Are You A One-Handed Or Two-Handed Touchpad User? The Answer May Determine The Best Laptop For You

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HP Envy 15 trackpadIn our reviews of HP's Envy 13 and 15, we noticed that the touchpads on both were finicky and difficult to work with. Our reviewers noticed jumping cursors, poor response to input and intermittent gesture recognition. Like the rest of the system, it was obvious the touchpad's style and design were meant to mimic the ones on MacBook Pros. We wished that they worked nearly as well.

Passing the systems around the office, we discovered that staffers who used the touchpad with one hand had an easier time dealing with the Envys than those who use two hands.

Unlike typing, I never received any formal instruction on how to use a touchpad, so I defaulted to what made sense to me. Is that true for everyone? If so, what does the way you use a touchpad say about you as a person? Perhaps it reveals deep mysteries about your personality. Or perhaps it just means you're more or less frustrated with your laptop on a daily basis.

I'm a two-handed user, so I always keep a finger from my left hand on the mouse button while my right moves the cursor around, like so:


Some of the people on staff use just one hand, like so:


I find it really difficult to use the touchpad this way, especially when working on a netbook:


The second way works much better on small netbook pads. However, because the buttons on netbooks are often small, there are times when a tip of my finger accidentally strays onto the touchpad, making the cursor jump or scrolling difficult. This doesn't happen too often, but often enough to notice.

Neither the one-handed or two-handed approach seems to be more common than the other in the office, but I wonder if maybe the designers and engineers who worked on the HP Envy line are all one-handed users. That certainly makes using the touchpad a bit easier. Perhaps they are all secretly MacBook users, as I've noticed a correlation between one-handed touchpad use and Mac users:


However, when I use a MacBook touchpad I default to my usual two-handed stance and don't encounter problems. It seems Apple's hardware is usually able to tell the difference between a finger resting on the touchpad and those in motion, allowing even people like me to use it frustration-free.

Are you a one-handed or two-handed touchpad user? Maybe you're lucky and can do both. Have you noticed that some touchpads are more difficult to deal with than others? Could it be because you're using it differently than the designers intended?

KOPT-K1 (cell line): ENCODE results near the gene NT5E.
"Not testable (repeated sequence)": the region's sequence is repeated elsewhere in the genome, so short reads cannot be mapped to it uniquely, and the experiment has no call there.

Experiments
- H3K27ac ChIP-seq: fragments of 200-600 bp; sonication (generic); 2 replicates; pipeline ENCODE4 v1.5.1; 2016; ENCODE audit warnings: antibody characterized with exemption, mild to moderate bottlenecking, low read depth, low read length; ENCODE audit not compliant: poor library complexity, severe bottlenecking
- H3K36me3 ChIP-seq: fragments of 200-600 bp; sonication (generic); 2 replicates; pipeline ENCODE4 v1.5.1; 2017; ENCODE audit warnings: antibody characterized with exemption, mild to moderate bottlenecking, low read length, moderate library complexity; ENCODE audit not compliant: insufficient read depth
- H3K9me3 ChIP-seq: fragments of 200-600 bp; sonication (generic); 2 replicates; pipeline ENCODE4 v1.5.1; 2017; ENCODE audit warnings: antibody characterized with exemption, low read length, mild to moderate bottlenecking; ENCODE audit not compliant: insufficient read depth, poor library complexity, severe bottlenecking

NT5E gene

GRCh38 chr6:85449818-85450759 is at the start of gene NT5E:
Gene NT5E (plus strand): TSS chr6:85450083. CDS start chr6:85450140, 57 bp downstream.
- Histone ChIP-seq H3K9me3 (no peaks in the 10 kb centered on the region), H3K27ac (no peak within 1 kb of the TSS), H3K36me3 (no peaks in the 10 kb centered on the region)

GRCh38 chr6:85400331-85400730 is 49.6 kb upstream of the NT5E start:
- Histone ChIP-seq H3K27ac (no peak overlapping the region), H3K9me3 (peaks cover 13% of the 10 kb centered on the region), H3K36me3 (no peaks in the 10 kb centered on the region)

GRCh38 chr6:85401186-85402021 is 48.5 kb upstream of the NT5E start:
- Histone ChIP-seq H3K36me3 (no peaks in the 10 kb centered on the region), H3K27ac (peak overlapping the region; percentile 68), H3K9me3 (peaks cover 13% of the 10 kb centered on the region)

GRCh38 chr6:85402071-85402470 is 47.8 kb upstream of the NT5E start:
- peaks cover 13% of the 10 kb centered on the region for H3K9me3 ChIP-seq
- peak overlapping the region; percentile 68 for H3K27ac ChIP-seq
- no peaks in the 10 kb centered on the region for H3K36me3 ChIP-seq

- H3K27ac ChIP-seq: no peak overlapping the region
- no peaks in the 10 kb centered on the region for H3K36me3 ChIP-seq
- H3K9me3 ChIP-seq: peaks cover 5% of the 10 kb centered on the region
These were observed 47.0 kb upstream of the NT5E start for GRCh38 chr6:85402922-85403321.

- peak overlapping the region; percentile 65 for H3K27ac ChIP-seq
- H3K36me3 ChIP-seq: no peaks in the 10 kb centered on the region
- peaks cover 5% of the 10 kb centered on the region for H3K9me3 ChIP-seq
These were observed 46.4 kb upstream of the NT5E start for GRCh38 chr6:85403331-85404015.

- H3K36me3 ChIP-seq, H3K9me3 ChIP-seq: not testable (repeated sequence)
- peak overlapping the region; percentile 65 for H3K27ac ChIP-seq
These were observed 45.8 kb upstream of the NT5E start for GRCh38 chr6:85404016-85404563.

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  • laurwarr Says:

    I work in a high school and it has been confounding me that almost everyone uses 2 hands. I noticed yesterday that some students had difficulty with the laptop response and thought that it was caused by 2 hands attempting to give the command. An outside observer opined that maybe they tended to use 2 hands because they use 2 hands to text.

  • grafixd Says:

    I use two hands, my dominant right hand for the cursor (middle finger because it takes less effort and moves in clean arcs when I rest my wrist on the edge of the chassis). My left hand's thumb hovers over the left trackpad button, my left wrist is placed on the body, and my left fingers nestle into the keyboard's bottom cleft. I right click with my right hand thumb which also hovers in position.

    I can use Illustrator's pen tool very nicely with this method. It's a very stable and predictable arrangement and allows me to jump up to the keyboard and back without looking. Macbook trackpads ruin it though. The fact that the buttons are part of the touchpad makes the cursor randomly jump away from my target. I consider it one of the worst trackpads even though it's visibly higher quality than my Samsung laptop whose buttons are cheap plastic with poorly placed microswitches. Yet they're more predictable than the Macbook.

  • jimmy895 Says:

    ...thumb to scroll and *Right* click...

  • jimmy895 Says:

    You could just tap to press, that's prob why you see most people using that way. I use my index finger to point and my thumb to scroll and left click, I have the asus g73 which has a very large touchpad w/ synaptics drivers which has a ton of options to fine tune it to yourself, I love it, its so accuarate and I have the speed turned up so I don't have to move my hand to go around the whole screen. So far I haven't had to say "OMFG, I gotta get a mouse!"

  • JonGl Says:

    Interesting poll results. Of course, it's still a rather small poll, but it's been consistent from the beginning--most people, by a wide margin, use single-handed scrolling. It looks like your offices are an anomaly. ;-) Maybe this is why manufacturers don't make their trackpads work better with two-handed trackpadding.


  • phi Says:

    Instead on one hand or two hand, I usually use only one finger (index finger only no other finger involved) to move around the touchpad and left click by using tap on the location of the index finger is pointing (no need to tap another button), for scrolling i use the rightside of the touchpad to scroll and circle motion to continue scrolling unfortunately this scroll may be hit and miss, but for right click its a little bit tricky I use sentelic software to register small portion of the touchpad to tap for the right click (usually lower right position). fyi, I use Aspire One D150.

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